Pokhara Ė Nepal Tourism Year 2011 was launched with much fanfare and people seemed happy to see this tourist city bustling with activity. The city has transformed quite a bit in the past decade, with 'bulldozer and excavator terrorism' razing hills to create flat land for sale. There is less observed greenery and as the Beed has earlier, Pokhara is aping the wrong model: Kathmandu.
For tourism to really make sense, we need to see not only physical transformation of places, but also the transformation of mindsets. After two days, one runs out of eating options as the 'tomato puree' culture predominates the restaurant industry here. There have to be more restaurants that provide good food at fair prices. Maybe it's time for the specialty restaurants in Kathmandu to expand.
It was also surprising to see most of the restaurants rejecting credit cards. With Nepalis increasingly using plastic money, we can't hope to be a tourist destination if we only accept cash deals. Further, the banks have to ensure that ATMs dispense money on demand if we are to rely on cash. Similarly, Internet connections are not meant for business hotels alone. The Internet is akin to mobile phones in the early days of the technology: a necessary tool for travellers to stay connected with the wider world. Having sloppy Internet connections or charging a bomb for connectivity is not tourist friendly.
Of course, the most important transformation we need to see is in service delivery. Since the tourism slump of the conflict years, despite a recovery, it seems we have forgotten how to service full restaurants or hotels. Our politicians, who run the unions and like to impose the philosophy of a state-owned seller's market, would probably like to see employees in private enterprises work like those in government monopolies. Like the staff at Nepal Electricity Authority or Nepal Airlines, employees at some tourist establishments seem to think they are gods and we, the customers, are at their mercy.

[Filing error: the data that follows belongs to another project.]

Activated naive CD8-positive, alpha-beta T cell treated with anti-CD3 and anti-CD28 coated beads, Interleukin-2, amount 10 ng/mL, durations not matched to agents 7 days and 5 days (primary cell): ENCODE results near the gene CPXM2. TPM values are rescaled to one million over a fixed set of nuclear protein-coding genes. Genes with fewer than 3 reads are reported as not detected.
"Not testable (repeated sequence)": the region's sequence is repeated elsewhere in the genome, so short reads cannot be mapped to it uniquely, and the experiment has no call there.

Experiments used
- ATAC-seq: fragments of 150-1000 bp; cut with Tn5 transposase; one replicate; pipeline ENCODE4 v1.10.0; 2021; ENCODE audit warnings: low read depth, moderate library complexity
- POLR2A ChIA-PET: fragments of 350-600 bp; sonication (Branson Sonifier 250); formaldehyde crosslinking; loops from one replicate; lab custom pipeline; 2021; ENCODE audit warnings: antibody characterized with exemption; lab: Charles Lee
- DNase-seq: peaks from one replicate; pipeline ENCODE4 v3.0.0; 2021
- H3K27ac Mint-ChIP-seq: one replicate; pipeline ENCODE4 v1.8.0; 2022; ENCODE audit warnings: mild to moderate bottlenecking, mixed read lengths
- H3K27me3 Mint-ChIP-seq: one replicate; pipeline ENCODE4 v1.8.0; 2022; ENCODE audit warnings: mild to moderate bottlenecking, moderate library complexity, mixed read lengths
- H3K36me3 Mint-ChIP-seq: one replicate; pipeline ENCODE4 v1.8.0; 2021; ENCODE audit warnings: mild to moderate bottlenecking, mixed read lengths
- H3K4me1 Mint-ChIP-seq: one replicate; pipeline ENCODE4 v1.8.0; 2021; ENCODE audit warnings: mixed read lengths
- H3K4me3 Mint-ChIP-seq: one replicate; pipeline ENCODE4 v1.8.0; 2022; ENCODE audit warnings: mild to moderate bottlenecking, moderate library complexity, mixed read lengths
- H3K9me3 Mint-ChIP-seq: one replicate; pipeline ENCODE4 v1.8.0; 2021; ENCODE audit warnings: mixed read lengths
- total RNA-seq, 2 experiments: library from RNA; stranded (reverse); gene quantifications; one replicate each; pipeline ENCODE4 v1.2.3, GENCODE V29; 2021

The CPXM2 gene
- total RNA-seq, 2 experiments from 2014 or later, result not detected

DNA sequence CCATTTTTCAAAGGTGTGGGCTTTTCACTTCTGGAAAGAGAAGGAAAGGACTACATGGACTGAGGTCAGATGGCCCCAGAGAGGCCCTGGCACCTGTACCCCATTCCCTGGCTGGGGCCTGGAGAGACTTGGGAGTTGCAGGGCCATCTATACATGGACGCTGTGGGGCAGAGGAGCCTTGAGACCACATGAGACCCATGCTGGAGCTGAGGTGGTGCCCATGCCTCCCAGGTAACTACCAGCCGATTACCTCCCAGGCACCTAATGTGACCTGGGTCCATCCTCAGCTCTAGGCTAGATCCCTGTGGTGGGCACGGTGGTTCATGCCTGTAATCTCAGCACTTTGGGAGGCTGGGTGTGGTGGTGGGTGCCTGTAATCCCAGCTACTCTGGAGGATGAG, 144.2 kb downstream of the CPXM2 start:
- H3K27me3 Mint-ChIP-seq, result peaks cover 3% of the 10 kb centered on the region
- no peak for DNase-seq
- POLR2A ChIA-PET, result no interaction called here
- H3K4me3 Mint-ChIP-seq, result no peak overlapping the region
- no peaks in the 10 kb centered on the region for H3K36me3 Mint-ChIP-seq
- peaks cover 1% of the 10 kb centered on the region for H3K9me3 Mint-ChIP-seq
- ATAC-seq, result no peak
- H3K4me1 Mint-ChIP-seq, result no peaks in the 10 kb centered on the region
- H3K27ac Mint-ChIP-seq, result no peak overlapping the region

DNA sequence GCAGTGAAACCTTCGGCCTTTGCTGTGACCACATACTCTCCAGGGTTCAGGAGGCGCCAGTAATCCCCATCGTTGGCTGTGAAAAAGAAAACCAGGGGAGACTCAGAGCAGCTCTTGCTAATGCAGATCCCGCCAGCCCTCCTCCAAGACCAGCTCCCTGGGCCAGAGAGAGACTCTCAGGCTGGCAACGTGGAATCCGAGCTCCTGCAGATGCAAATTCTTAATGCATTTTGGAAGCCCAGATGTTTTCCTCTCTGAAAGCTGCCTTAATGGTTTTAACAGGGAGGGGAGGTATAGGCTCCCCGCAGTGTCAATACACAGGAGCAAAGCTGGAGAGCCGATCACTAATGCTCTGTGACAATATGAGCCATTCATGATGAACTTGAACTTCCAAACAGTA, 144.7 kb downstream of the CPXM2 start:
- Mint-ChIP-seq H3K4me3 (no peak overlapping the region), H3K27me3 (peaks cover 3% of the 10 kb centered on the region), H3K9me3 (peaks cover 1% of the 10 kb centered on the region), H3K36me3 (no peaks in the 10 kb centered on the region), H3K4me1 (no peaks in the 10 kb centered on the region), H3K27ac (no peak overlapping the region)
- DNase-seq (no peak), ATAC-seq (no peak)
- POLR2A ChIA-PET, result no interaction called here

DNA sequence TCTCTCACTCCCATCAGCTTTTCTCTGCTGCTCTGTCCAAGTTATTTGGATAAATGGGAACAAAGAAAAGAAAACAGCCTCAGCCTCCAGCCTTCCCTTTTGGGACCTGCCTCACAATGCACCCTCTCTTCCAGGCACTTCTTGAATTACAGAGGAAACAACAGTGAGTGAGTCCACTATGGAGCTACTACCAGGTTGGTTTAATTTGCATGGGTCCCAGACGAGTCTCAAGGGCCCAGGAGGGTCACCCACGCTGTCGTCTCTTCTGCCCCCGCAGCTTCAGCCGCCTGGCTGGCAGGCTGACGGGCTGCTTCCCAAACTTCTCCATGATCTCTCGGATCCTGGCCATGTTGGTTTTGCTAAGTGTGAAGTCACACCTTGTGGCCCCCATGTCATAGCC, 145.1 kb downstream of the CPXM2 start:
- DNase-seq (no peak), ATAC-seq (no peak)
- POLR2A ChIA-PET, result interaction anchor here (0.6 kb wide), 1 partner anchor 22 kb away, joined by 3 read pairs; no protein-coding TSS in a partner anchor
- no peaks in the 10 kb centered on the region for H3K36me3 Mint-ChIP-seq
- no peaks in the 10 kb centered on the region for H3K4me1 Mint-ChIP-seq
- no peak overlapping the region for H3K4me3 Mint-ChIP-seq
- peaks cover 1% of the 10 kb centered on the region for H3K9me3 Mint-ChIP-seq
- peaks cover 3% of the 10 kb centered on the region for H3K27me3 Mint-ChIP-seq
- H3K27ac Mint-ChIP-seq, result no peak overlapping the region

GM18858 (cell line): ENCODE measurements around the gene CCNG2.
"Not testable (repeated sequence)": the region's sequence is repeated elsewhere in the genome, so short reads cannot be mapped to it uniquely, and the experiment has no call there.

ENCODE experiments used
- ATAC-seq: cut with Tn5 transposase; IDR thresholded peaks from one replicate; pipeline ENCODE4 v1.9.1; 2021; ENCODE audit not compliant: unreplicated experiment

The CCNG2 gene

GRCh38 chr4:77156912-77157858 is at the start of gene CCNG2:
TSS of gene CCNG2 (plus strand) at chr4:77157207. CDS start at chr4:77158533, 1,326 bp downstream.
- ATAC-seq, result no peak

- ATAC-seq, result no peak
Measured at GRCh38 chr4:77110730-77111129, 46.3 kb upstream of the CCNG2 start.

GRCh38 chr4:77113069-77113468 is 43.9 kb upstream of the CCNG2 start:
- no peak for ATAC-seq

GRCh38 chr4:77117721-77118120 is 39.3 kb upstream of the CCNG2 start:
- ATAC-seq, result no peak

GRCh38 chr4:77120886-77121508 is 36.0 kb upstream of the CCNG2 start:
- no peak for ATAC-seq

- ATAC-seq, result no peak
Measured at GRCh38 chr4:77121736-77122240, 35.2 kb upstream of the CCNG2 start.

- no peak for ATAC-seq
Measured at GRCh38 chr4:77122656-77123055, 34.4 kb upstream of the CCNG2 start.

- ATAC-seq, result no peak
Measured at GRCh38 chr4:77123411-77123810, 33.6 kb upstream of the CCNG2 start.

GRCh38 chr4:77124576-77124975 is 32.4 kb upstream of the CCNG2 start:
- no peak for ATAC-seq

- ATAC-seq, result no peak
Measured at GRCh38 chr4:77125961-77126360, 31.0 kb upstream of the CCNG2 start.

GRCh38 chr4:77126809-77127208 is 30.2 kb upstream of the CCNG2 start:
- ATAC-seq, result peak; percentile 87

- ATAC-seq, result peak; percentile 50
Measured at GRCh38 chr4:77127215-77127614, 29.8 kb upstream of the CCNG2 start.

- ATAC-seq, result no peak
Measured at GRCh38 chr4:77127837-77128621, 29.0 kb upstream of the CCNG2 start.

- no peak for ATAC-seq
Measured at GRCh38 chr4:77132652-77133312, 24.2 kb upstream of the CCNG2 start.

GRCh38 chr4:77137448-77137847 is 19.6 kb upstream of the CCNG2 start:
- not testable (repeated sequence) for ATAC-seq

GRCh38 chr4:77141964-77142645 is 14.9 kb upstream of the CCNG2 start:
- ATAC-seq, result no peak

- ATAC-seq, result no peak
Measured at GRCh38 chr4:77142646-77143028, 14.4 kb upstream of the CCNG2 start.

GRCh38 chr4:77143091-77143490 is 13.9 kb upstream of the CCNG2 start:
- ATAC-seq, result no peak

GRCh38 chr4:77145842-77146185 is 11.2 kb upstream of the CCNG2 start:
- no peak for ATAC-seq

We need to understand that workers are paid to provide good service. Productivity and wages need to be linked. In some places in Pokhara, we actually felt we were a big burden imposed on employees who would rather sit around twiddling their thumbs. There are of course exceptions. One need only observe the staff at the highly successful Busy Bee Cafť to wonder why other restaurants aren't the same.
But Pokhara must also make more of its incredible natural beauty. Simply dumping tourists there is not enough. Planning is necessary to determine how the lake can be used for more than just rowboat rides. How about a pathway around the lake for walks? The challenge is to find more options to keep visitors busy.
What better time than now to think about destination overhaul? It's not more construction that we need, it is sprucing up the constructions we have and upgrading our soft skills. Why not more training programs, more awareness programs and of course, a paradigm shift on how we think about service and service delivery?